On October 23rd 2077, the Great War began and ended with a quick exhange of atomic weaponry; Chinese bombers and ballistic missiles detonated miles away from the strategically unimportant town of Laramie Point, spared atomic annihilation. Initial hopes were that the Federal government would come in to restore order, even as local government office workers poured into emergency shelters to "co-ordinate" relief efforts as tourists, once very satisfied to sit on their laurels in the relaxing resort town, fled the town on foot into the immediate chaos already gripping the US; this didn't matter, as many of those who remaining in Laramie Point rather than fleeing found, as radioactive fallout in the days following the nuclear exchange muddied the waters of Vermillion Bay and poured from the sky onto the town and the panicked citizens. By the end of October many of the town's long-time residents were leaving in droves; the town was all but destroyed by subsequent widespread looting as law and order collapsed in it's entirety. A few strong-willed individuals held out in the battered town out of choice; but most who remained did so for fear of unknown dangers elsewhere. As 2077 came to a close, the town's rapid decline was put in sharp focus; whilst most emergency generators kept power running in the emergency fallout shelters, food and water supplies ran out and left most trapped in these shelters with little choice but to take their life with their own hands; those not trapped on fallout shelters but instead trapped in the town lived a harsh life, congregating together in the battered remnants of one of the larger beach front hotels, eking out an existence on scavenged and heavily rationed supplies; Ghoulification as a result of the heavy radiation became frequent and most of the surviving, remaining residents thus suffered this horrific fate - suicide was common amongst those unable to deal with their new "conditions". By the close of 21st century and the beginning of the 22nd century, the town was a veritable ghost town, with survivors clinging on to a fragile life existing of supplies found in the ruins of the once thriving resort town; most survivors from Laramie Point had thrown in the proverbial town, upped sticks and left for the now ironically more thriving town of Ewing Bay.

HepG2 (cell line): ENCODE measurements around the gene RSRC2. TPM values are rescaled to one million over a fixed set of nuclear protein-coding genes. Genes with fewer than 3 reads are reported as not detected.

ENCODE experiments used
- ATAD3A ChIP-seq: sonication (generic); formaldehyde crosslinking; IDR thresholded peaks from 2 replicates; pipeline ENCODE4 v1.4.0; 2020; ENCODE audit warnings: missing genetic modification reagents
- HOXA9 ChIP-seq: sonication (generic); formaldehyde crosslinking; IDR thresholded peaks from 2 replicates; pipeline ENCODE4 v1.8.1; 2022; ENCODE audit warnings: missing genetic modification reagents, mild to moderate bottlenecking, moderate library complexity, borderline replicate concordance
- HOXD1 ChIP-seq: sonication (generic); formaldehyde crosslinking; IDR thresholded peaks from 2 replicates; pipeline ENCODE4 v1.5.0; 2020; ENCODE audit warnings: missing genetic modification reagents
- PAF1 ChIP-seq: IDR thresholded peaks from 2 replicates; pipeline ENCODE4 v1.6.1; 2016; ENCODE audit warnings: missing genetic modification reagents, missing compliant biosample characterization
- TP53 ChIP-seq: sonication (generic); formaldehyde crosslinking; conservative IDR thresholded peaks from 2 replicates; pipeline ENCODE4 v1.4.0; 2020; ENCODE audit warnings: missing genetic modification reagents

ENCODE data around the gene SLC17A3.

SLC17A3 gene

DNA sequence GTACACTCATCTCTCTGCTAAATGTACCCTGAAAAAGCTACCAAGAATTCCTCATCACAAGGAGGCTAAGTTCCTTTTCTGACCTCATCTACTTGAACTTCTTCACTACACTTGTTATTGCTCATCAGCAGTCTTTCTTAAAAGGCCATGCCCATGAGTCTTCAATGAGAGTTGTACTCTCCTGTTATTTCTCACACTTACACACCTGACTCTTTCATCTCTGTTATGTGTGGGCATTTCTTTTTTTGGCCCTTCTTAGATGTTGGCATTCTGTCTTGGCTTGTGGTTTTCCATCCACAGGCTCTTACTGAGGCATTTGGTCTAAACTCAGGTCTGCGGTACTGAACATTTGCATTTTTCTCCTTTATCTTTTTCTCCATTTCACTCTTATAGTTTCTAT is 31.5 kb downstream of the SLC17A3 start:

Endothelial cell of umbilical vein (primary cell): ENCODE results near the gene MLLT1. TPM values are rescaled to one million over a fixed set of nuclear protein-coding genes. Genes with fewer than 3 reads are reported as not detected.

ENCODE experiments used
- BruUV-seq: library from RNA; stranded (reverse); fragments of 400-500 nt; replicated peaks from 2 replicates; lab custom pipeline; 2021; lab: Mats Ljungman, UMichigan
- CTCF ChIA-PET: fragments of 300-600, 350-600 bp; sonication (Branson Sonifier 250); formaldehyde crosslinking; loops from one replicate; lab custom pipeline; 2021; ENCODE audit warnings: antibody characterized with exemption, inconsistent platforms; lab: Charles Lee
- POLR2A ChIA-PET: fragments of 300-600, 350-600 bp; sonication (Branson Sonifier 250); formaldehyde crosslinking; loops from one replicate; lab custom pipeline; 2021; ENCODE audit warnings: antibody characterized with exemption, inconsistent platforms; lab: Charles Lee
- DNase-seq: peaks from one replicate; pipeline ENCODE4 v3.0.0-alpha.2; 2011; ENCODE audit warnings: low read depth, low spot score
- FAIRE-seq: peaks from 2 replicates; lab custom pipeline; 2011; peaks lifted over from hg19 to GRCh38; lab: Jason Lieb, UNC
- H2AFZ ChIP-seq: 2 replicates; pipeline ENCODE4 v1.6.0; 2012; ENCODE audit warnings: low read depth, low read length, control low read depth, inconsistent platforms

The 2100s were a period of continued dilapidation until the 2150s, whereupon life for these struggling settlers, at this time desperately trading scrap metals and all manner of debris for cans of food in a rather pathetic existence, became even more difficult; as a result of biological and chemical tampering undertaken by Berriman Biomechanics, a company that prior to the war had held a few seminars and science days at the town hall and school respectively, a new type of mutant had come from the now abandoned laboratories of this amoral corporation; the Water Tribals. Now a tribalistic horde of almost feral creatures, still struggling to use their own language, these sub-humans had become a thorn in the side of many people in the Vermillion Bay area; two steadily growing tribes, the Silver Fins and River Men, arrived in the dying town of Laramie Point in 2160 and set to work attempting to make the town their own, albeit in two rather fragmented groups; something which was easily accomplished, given the fact that most settlers in Laramie Point fled the already unbearable town once these two tribes arrived. These two tribes, however, had a very limited hand in expelling the Human and Ghoul "outsiders"; they were far more interested in expelling one another, already having cultivated a great disdain for one another in the years they had roamed the abandoned Louisiana wastes, their warriors, scouts and hunters fighting each other tooth-and-nail any chance they got. For the settlers driven from their dilapidated dwellings, life had grown almost unbearably difficult; now living in a roughly-constructed shanty town on the outskirts as curious tribals shuffled through the ruins of their home, some found this unfortunate fate an increasingly egregious one, now forced to survive on scraps of food delivered by smugglers all but too happy to provide their services; provided their fees were paid. With the two tribes locked in a bitter and bloody rivalry, fighting on-and-off in brutal skirmishes for control of the ruins of the town. The River Men and Silver Fins did not, of course, dedicate their every minute of life to fighting one another; tribal outposts were set up in the battered ruins of the town, whilst two large encampments were set up on opposite sides of the town on the outskirts, one for each tribe, with the sprawling tents and campfires of these tribals quickly becoming a very visible blot on the landscape. Hunting parties roamed in and outside of Laramie Point's long abandoned streets, plunging into radioactive waters with a casualness that even the most ravaged of Ghouls wouldn't dream of doing, yet fearful of going inside the aging buildings themselves thanks to tribal taboos and legends.